Praxis III Assessor Training.
By Freddie A. Bowles
Posted from Little Rock, Arkansas
So you want to be a teacher? How does one become a part of such a noble and demanding profession?
About Mummies and Pyramids.
Some of us had "the calling" as children. I set up my first classroom in the cool, subterranean basement of my childhood home in Eastern Arkansas. First of all, basements were a rarity in the Mississippi Delta lowlands; secondly, I was only nine years old when I instructed my dollies about the mummies and pyramids in a country far from the cotton lands of Arkansas.
The only time I doubted my ambition to be a teacher was, most ironically, after I did my "practice teaching," an eight-week session at an urban high school with little supervision and less mentoring. I taught two classes of German, two English classes, and one class on mythology. It was grueling, and I didn't expect to continue teaching in the public schools after my short but intense introduction to the profession.
A Toolbox of Wonders.
Today's "preservice teachers" carry a toolbox of technological wonders. They run a gauntlet of nationally accredited tests. They have extensive "internships" in a school, and are seriously mentored during their first year as "novice teacher."
Classroom instruction is research-based and data-driven. Professional development is on-going and supported by university partnerships. Future teachers have the possibility of building a career that involves creativity, structure, and camaraderie. Sometimes (in certain well heeled and competitive school districts) they can even claim a mighty good salary, even in an income-challenged state like Arkansas.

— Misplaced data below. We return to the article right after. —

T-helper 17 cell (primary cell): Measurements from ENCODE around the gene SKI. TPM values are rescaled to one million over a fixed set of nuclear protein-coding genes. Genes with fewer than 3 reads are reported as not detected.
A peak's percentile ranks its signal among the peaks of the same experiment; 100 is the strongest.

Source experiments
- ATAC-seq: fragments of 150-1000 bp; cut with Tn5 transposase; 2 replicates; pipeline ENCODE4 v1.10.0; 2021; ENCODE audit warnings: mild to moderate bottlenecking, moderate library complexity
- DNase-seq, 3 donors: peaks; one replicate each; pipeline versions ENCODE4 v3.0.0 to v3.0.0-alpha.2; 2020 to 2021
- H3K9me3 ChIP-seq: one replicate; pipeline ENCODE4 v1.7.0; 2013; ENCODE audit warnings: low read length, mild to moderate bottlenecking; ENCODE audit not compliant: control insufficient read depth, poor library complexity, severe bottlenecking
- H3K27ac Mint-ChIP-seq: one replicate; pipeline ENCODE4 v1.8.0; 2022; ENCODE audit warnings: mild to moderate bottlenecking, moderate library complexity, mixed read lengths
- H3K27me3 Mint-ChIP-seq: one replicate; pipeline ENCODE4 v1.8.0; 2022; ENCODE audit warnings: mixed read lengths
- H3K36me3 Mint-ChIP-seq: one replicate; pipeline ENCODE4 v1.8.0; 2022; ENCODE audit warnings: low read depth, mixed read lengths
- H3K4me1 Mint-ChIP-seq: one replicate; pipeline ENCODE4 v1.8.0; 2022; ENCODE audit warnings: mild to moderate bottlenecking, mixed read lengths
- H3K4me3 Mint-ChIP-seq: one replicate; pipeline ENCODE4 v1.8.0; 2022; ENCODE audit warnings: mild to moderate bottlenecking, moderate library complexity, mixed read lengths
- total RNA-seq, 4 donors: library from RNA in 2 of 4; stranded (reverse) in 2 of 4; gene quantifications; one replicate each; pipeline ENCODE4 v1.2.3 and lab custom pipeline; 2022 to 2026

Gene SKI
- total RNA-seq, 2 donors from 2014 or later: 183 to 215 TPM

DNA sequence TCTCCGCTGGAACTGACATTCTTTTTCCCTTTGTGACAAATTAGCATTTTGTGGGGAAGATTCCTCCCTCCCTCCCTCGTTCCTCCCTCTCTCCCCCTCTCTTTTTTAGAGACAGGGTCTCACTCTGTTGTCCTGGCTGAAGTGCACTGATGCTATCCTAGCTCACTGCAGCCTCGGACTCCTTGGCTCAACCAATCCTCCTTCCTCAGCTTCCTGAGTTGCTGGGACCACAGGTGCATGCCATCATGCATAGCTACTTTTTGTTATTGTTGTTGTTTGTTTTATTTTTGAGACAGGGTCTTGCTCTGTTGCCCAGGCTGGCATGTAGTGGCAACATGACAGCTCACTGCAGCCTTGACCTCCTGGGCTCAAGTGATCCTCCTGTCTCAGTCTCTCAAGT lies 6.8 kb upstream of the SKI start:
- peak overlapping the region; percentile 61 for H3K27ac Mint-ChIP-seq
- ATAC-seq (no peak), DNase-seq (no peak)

Reflections on my profession seem appropriate tonight here in Little Rock, a few hundred miles southeast of my Ozark Mountain home, where I pause after an intense day of Praxis III Assessor Training to communicate with my fellow cyber travelers in the virtual community that is Planet Gnosis.
A Three-Series Set of Tests.
Little Rock is home to the Arkansas Department of Education (ADE), which sponsors the assessor training. Praxis III is the culminating exam in a three-series set of tests that preservice teachers must pass in order to obtain licensure in the state of Arkansas. Products of the Educational Testing Service (ETS), the tests are known as The Praxis Series: Professional Assessments for Beginning Teachers.
Students who wish to be teachers must first pass Praxis I, a general knowledge test for reading, writing, and math. In Arkansas, it is a prerequisite for teacher education programs.